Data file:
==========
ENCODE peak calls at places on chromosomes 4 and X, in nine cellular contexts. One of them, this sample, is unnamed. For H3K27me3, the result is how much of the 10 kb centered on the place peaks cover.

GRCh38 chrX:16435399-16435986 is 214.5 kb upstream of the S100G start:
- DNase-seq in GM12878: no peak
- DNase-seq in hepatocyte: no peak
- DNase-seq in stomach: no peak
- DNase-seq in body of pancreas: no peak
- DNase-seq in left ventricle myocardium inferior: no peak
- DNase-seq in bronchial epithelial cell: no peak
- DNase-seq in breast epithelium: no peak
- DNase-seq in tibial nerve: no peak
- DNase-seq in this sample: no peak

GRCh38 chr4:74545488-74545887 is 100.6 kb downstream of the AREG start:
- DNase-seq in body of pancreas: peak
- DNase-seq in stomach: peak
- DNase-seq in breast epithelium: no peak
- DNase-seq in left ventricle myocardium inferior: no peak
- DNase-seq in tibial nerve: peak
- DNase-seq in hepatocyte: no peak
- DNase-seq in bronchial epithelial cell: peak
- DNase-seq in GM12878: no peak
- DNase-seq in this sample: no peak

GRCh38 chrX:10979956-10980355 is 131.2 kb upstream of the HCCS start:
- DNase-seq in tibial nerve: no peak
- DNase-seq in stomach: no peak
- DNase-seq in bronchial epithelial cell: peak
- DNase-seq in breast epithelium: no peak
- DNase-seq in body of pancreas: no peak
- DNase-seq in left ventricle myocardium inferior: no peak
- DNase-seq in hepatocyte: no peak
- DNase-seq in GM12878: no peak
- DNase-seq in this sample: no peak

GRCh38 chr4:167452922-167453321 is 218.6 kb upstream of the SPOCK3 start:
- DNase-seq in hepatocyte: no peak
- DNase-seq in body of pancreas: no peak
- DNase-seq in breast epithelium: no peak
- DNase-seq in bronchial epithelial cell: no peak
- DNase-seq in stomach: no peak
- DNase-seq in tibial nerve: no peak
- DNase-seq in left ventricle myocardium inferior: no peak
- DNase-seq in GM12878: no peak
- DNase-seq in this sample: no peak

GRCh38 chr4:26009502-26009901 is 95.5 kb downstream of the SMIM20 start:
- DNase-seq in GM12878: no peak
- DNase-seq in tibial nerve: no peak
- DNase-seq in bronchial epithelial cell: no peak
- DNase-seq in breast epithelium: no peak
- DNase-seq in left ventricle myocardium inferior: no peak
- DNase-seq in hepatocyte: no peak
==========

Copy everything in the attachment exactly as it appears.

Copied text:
ENCODE peak calls at places on chromosomes 4 and X, in nine cellular contexts. One of them, this sample, is unnamed. For H3K27me3, the result is how much of the 10 kb centered on the place peaks cover.

GRCh38 chrX:16435399-16435986 is 214.5 kb upstream of the S100G start:
- DNase-seq in GM12878: no peak
- DNase-seq in hepatocyte: no peak
- DNase-seq in stomach: no peak
- DNase-seq in body of pancreas: no peak
- DNase-seq in left ventricle myocardium inferior: no peak
- DNase-seq in bronchial epithelial cell: no peak
- DNase-seq in breast epithelium: no peak
- DNase-seq in tibial nerve: no peak
- DNase-seq in this sample: no peak

GRCh38 chr4:74545488-74545887 is 100.6 kb downstream of the AREG start:
- DNase-seq in body of pancreas: peak
- DNase-seq in stomach: peak
- DNase-seq in breast epithelium: no peak
- DNase-seq in left ventricle myocardium inferior: no peak
- DNase-seq in tibial nerve: peak
- DNase-seq in hepatocyte: no peak
- DNase-seq in bronchial epithelial cell: peak
- DNase-seq in GM12878: no peak
- DNase-seq in this sample: no peak

GRCh38 chrX:10979956-10980355 is 131.2 kb upstream of the HCCS start:
- DNase-seq in tibial nerve: no peak
- DNase-seq in stomach: no peak
- DNase-seq in bronchial epithelial cell: peak
- DNase-seq in breast epithelium: no peak
- DNase-seq in body of pancreas: no peak
- DNase-seq in left ventricle myocardium inferior: no peak
- DNase-seq in hepatocyte: no peak
- DNase-seq in GM12878: no peak
- DNase-seq in this sample: no peak

GRCh38 chr4:167452922-167453321 is 218.6 kb upstream of the SPOCK3 start:
- DNase-seq in hepatocyte: no peak
- DNase-seq in body of pancreas: no peak
- DNase-seq in breast epithelium: no peak
- DNase-seq in bronchial epithelial cell: no peak
- DNase-seq in stomach: no peak
- DNase-seq in tibial nerve: no peak
- DNase-seq in left ventricle myocardium inferior: no peak
- DNase-seq in GM12878: no peak
- DNase-seq in this sample: no peak

GRCh38 chr4:26009502-26009901 is 95.5 kb downstream of the SMIM20 start:
- DNase-seq in GM12878: no peak
- DNase-seq in tibial nerve: no peak
- DNase-seq in bronchial epithelial cell: no peak
- DNase-seq in breast epithelium: no peak
- DNase-seq in left ventricle myocardium inferior: no peak
- DNase-seq in hepatocyte: no peak